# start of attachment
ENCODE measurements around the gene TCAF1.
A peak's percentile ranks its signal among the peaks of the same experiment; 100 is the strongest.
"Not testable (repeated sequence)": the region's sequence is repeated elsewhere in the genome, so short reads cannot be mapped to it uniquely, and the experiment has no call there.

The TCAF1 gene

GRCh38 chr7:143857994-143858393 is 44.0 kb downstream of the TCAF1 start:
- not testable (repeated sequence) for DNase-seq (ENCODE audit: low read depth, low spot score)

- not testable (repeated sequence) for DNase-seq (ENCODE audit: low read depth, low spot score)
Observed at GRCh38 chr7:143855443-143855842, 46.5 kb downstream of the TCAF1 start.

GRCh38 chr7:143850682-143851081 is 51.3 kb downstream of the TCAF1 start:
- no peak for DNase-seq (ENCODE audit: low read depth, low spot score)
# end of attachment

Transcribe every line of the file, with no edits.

ENCODE measurements around the gene TCAF1.
A peak's percentile ranks its signal among the peaks of the same experiment; 100 is the strongest.
"Not testable (repeated sequence)": the region's sequence is repeated elsewhere in the genome, so short reads cannot be mapped to it uniquely, and the experiment has no call there.

The TCAF1 gene

GRCh38 chr7:143857994-143858393 is 44.0 kb downstream of the TCAF1 start:
- not testable (repeated sequence) for DNase-seq (ENCODE audit: low read depth, low spot score)

- not testable (repeated sequence) for DNase-seq (ENCODE audit: low read depth, low spot score)
Observed at GRCh38 chr7:143855443-143855842, 46.5 kb downstream of the TCAF1 start.

GRCh38 chr7:143850682-143851081 is 51.3 kb downstream of the TCAF1 start:
- no peak for DNase-seq (ENCODE audit: low read depth, low spot score)